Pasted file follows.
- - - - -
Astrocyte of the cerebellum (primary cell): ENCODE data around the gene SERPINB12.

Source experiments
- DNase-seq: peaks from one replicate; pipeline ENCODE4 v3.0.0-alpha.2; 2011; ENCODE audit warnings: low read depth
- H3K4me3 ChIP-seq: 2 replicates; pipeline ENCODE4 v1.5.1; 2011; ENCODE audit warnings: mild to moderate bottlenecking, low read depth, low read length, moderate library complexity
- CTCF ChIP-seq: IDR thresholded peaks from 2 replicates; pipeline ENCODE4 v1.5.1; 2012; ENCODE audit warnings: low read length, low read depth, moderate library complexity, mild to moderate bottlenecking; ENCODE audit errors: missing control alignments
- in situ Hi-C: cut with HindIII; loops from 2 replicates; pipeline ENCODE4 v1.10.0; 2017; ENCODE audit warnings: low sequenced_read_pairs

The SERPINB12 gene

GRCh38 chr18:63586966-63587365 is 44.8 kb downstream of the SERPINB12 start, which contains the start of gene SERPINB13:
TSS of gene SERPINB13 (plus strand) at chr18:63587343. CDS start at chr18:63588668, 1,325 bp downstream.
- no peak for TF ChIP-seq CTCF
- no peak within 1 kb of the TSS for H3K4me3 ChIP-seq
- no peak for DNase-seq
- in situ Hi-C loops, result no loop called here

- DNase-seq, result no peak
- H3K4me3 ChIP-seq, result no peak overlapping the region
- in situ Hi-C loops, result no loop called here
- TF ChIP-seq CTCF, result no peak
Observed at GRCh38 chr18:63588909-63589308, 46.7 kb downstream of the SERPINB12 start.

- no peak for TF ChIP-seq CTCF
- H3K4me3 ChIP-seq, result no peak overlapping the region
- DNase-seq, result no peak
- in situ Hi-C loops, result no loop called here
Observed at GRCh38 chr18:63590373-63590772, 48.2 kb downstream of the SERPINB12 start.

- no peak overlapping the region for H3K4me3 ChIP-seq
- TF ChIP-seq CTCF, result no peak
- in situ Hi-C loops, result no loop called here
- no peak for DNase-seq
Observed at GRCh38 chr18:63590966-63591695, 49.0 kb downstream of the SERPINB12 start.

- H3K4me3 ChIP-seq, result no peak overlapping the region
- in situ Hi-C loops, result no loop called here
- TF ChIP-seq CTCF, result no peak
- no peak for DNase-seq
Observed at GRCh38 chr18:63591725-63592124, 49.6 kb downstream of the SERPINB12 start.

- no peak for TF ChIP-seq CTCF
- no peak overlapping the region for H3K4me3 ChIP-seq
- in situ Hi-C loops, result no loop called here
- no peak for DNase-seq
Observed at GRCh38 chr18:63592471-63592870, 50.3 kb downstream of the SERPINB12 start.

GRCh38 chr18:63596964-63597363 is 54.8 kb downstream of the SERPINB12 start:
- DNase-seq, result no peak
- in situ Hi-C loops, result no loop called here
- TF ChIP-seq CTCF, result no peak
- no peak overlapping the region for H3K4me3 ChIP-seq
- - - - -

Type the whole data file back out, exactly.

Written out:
Astrocyte of the cerebellum (primary cell): ENCODE data around the gene SERPINB12.

Source experiments
- DNase-seq: peaks from one replicate; pipeline ENCODE4 v3.0.0-alpha.2; 2011; ENCODE audit warnings: low read depth
- H3K4me3 ChIP-seq: 2 replicates; pipeline ENCODE4 v1.5.1; 2011; ENCODE audit warnings: mild to moderate bottlenecking, low read depth, low read length, moderate library complexity
- CTCF ChIP-seq: IDR thresholded peaks from 2 replicates; pipeline ENCODE4 v1.5.1; 2012; ENCODE audit warnings: low read length, low read depth, moderate library complexity, mild to moderate bottlenecking; ENCODE audit errors: missing control alignments
- in situ Hi-C: cut with HindIII; loops from 2 replicates; pipeline ENCODE4 v1.10.0; 2017; ENCODE audit warnings: low sequenced_read_pairs

The SERPINB12 gene

GRCh38 chr18:63586966-63587365 is 44.8 kb downstream of the SERPINB12 start, which contains the start of gene SERPINB13:
TSS of gene SERPINB13 (plus strand) at chr18:63587343. CDS start at chr18:63588668, 1,325 bp downstream.
- no peak for TF ChIP-seq CTCF
- no peak within 1 kb of the TSS for H3K4me3 ChIP-seq
- no peak for DNase-seq
- in situ Hi-C loops, result no loop called here

- DNase-seq, result no peak
- H3K4me3 ChIP-seq, result no peak overlapping the region
- in situ Hi-C loops, result no loop called here
- TF ChIP-seq CTCF, result no peak
Observed at GRCh38 chr18:63588909-63589308, 46.7 kb downstream of the SERPINB12 start.

- no peak for TF ChIP-seq CTCF
- H3K4me3 ChIP-seq, result no peak overlapping the region
- DNase-seq, result no peak
- in situ Hi-C loops, result no loop called here
Observed at GRCh38 chr18:63590373-63590772, 48.2 kb downstream of the SERPINB12 start.

- no peak overlapping the region for H3K4me3 ChIP-seq
- TF ChIP-seq CTCF, result no peak
- in situ Hi-C loops, result no loop called here
- no peak for DNase-seq
Observed at GRCh38 chr18:63590966-63591695, 49.0 kb downstream of the SERPINB12 start.

- H3K4me3 ChIP-seq, result no peak overlapping the region
- in situ Hi-C loops, result no loop called here
- TF ChIP-seq CTCF, result no peak
- no peak for DNase-seq
Observed at GRCh38 chr18:63591725-63592124, 49.6 kb downstream of the SERPINB12 start.

- no peak for TF ChIP-seq CTCF
- no peak overlapping the region for H3K4me3 ChIP-seq
- in situ Hi-C loops, result no loop called here
- no peak for DNase-seq
Observed at GRCh38 chr18:63592471-63592870, 50.3 kb downstream of the SERPINB12 start.

GRCh38 chr18:63596964-63597363 is 54.8 kb downstream of the SERPINB12 start:
- DNase-seq, result no peak
- in situ Hi-C loops, result no loop called here
- TF ChIP-seq CTCF, result no peak
- no peak overlapping the region for H3K4me3 ChIP-seq